The two main players in the regional waterline construction have signed an agreement on how to share the supply moving forward.
At the new Cold Lake Water Transfer Station southwest of the city on Tuesday morning, members from the Cold Lake Regional Utilities Service Commission (RUSC) and Bonnyville Regional Water Services Commission (BRWSC) were on hand for the official signing of the service agreement, in anticipation of Bonnyville residents getting the new water.
The $97 million project that began work in 2018, will also see 17 user connections to users in the M.D. of Bonnyville, as well as to Cold Lake First Nations. Connection points to Fort Kent and Ardmore through the new water line have also been established.
The document solidifies Cold Lake RUSC as the supplier of water to the BRWSC with detail on the framework and pricing.
“This is another strong example of what regional cooperation can achieve,” said Bob Buckle, Cold Lake RUSC chairman.
Water has been flowing into the pipeline system since mid-January in preparation for commissioning. So far in January, the focus in Bonnyville has been flushing the main water transmission line and reducing the turbidity, or cloudiness, of the water intake.
The regional water system will be disinfected with chloramination versus the current disinfection of chlorination that takes place at Bonnyville’s water treatment plant.
That means ammonia is added to the chlorine to form chloramines, a process which is used by the City of Edmonton and EPCOR, the Town of Bonnyville said in late November.
BRWSC chair Greg Sawchuk said that process will begin Wednesday.
“It has taken a long time to come to fruition, but by working together we have created something that will be for the betterment of the entire region for a very long time,” Sawchuk said in a release.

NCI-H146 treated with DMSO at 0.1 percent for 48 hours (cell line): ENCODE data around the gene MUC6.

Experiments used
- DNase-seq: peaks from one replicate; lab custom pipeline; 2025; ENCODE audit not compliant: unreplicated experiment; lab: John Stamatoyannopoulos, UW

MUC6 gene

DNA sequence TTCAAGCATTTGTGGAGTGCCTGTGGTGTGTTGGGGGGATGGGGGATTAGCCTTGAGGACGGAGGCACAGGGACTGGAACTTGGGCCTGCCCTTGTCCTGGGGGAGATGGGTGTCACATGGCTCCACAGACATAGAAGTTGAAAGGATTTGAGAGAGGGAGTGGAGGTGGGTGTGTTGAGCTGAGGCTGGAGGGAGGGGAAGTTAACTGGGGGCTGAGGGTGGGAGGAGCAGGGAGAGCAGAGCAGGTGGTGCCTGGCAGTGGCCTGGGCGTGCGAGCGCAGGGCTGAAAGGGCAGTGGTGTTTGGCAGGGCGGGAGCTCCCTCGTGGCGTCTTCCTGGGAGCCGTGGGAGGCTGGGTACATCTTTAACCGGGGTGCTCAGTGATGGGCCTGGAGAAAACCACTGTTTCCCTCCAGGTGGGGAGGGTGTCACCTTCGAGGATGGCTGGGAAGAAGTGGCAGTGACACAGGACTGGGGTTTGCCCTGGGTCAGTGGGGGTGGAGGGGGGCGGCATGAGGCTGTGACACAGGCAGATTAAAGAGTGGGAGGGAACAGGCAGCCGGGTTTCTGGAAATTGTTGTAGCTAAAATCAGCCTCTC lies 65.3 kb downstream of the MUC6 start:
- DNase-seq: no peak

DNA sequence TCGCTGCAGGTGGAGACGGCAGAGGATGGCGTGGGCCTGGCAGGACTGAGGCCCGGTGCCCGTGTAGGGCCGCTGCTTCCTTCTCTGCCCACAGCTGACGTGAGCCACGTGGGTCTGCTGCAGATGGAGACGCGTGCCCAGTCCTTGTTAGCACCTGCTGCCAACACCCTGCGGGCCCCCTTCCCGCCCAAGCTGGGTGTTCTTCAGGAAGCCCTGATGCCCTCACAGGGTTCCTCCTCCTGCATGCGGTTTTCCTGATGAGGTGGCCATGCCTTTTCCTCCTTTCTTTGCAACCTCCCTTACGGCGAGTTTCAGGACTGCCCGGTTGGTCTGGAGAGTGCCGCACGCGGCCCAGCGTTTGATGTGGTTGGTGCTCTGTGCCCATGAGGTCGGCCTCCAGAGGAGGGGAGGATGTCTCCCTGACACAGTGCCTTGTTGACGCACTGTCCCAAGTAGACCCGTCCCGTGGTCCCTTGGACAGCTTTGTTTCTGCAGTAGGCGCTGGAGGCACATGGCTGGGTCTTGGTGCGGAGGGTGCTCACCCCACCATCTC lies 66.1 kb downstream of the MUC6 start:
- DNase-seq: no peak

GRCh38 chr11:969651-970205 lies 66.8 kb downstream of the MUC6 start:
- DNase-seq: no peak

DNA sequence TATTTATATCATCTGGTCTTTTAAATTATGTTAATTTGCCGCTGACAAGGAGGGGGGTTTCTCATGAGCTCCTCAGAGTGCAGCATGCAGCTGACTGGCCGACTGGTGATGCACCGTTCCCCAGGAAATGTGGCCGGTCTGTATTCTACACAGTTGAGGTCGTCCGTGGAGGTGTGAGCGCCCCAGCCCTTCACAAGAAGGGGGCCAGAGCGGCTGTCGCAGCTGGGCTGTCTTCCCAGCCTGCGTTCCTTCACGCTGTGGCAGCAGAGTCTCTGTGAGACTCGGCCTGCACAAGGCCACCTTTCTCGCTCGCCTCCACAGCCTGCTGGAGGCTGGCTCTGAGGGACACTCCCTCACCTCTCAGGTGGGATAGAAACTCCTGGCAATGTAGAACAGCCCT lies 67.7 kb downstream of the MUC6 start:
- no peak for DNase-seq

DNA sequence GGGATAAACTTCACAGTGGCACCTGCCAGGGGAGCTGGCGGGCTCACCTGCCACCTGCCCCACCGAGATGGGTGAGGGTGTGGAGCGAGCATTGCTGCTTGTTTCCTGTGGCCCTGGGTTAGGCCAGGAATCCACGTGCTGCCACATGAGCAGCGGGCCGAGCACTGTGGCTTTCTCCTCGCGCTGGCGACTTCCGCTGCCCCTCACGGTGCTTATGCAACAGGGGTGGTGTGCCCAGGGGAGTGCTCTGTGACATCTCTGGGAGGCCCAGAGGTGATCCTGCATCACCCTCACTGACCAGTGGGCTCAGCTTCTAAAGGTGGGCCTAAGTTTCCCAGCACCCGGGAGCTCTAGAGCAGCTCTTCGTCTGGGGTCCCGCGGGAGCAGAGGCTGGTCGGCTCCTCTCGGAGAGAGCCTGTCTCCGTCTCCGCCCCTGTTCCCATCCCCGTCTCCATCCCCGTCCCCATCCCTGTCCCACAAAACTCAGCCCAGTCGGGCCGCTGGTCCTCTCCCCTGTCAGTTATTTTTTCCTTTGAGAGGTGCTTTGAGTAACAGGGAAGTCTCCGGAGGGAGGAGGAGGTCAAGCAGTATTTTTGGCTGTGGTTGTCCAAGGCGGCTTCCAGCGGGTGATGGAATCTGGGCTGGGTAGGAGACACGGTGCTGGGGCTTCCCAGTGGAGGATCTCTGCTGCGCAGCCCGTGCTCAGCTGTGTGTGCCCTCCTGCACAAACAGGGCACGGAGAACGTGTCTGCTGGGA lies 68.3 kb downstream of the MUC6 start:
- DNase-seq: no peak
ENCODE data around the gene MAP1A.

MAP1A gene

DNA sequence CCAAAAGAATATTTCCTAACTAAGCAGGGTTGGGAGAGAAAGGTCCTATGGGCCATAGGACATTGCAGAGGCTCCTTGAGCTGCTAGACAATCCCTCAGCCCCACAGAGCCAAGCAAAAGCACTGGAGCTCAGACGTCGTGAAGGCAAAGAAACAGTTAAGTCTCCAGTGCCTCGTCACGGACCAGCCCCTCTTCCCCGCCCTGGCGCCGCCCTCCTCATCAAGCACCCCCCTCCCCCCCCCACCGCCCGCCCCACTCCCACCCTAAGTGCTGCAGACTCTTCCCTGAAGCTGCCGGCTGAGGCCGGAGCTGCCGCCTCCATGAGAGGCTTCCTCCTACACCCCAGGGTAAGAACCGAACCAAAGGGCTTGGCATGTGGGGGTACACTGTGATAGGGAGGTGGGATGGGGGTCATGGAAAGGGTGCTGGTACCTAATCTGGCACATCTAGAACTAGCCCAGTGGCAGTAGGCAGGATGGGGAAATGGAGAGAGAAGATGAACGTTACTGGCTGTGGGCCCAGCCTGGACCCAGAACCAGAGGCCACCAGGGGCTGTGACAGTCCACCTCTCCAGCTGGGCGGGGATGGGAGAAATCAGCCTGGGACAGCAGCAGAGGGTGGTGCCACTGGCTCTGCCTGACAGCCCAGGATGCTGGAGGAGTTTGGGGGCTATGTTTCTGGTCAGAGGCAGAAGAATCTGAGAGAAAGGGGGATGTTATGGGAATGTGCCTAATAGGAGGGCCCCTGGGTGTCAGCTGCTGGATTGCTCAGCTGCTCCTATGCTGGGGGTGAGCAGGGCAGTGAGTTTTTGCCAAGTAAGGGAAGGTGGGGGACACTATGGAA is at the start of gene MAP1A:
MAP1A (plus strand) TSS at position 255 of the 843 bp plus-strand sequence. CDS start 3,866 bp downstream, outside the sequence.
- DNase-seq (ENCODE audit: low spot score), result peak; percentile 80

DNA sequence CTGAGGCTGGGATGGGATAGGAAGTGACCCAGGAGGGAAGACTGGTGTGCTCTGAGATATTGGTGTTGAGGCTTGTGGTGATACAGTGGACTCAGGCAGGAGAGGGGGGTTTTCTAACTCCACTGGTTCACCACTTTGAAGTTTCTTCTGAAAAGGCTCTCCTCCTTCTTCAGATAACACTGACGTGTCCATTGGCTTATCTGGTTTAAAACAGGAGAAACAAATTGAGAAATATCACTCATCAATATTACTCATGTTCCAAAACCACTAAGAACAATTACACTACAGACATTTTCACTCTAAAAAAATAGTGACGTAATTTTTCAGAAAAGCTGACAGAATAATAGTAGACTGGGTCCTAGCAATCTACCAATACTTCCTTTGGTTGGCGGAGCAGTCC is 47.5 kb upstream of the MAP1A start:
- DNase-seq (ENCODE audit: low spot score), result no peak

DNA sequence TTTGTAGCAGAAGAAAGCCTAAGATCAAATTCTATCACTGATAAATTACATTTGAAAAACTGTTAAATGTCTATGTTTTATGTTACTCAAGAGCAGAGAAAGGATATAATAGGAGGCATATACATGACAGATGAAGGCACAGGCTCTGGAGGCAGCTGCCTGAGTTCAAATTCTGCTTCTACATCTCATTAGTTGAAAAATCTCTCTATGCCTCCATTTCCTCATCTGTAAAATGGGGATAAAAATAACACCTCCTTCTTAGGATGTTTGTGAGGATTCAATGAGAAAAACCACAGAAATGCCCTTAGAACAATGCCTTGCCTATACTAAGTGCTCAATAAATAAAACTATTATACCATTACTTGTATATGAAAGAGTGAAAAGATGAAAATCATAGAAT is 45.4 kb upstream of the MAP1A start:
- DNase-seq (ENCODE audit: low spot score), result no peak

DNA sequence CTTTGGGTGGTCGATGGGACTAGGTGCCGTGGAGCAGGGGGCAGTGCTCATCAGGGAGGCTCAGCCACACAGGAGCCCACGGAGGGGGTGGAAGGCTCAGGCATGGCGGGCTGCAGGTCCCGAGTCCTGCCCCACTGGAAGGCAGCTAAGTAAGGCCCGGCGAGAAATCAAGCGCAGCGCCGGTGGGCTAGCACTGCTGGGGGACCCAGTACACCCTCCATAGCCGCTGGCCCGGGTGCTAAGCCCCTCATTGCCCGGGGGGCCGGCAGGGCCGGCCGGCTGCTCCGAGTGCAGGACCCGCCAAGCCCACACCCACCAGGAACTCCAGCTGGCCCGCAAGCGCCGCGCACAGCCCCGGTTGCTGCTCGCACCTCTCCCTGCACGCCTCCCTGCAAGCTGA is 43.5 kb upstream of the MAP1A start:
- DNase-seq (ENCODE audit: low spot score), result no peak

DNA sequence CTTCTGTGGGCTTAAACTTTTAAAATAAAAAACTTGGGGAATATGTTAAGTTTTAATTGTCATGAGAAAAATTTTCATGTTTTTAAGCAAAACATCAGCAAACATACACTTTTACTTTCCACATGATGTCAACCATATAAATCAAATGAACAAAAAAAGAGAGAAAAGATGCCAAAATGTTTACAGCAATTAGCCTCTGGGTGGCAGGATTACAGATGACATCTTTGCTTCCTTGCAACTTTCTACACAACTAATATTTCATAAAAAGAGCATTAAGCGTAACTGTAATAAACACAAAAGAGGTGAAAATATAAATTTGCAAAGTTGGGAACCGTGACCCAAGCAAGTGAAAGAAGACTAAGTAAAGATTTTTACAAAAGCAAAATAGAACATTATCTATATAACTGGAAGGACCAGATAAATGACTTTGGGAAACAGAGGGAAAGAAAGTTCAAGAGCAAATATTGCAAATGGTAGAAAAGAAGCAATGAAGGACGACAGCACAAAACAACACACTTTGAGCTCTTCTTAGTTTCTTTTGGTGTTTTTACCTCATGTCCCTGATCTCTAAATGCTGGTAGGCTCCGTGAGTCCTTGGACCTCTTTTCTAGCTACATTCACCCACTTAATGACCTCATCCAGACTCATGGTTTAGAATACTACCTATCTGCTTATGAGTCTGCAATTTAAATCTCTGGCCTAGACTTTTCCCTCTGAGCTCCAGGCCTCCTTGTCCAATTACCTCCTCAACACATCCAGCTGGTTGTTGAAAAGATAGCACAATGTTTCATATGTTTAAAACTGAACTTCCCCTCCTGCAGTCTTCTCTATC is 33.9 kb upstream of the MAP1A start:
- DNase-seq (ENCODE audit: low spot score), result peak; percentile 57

The total length of the pipeline includes 58 kilometres of 600mm to 750 mm pipe, with various river, stream, and wetland crossings, including the Beaver River.
The goal is to turn the taps with the new chloriminated water for other communities on Monday, February 1.
In the future, a feasibility study has been launched to explore extensions for Cherry Grove residents, and going farther south to Metis and Indigenous communities in Frog Lake First Nation, and Elizabeth and Fishing Lake Metis Settlements.
“Cold Lake First Nations is already tied onto the system through the commission from the water treatment plan,” said Cold Lake CAO Kevin Nagoya.
“The pipeline that has been installed allows the opportunity for them to further tie-in with the increased capacity and new infrastructure, and it was designed for both the commercial aspects and future growth of the Cold Lake First Nations,” he said, adding that CLFN has been involved in the design phases as members of both the Bonnyville and Cold Lake commissions.
“The Greater Cold Lake Water Feasibility study and masterplan had Cherry Grove included in the formulas for quantities of water. It’s just a matter of this was phase one, and it’s progressing through the masterplan that has already been kind of vetted through with the province and the region,” said Nagoya.
The City of Cold Lake and Cold Lake RUSC own the water and waste water treatment distribution and collection systems servicing the city, with Cold Lake RUSC contracting the City of Cold Lake to operate the infrastructure.
Once the treated water is pumped out of the treated water transfer station (located just south of Cold Lake), the infrastructure is owned and will be operated by the BRWSC.
The project was funded through the Government of Canada’s Clean Water and Wastewater Fund, the Government of Alberta’s Water for Life Grant, municipal contributions from the Municipal District of Bonnyville and the Town of Bonnyville, as well as funding from the United Nations Declaration on the Rights of Indigenous Peoples.
The Cold Lake RUSC oversaw the engineering processes and the project management.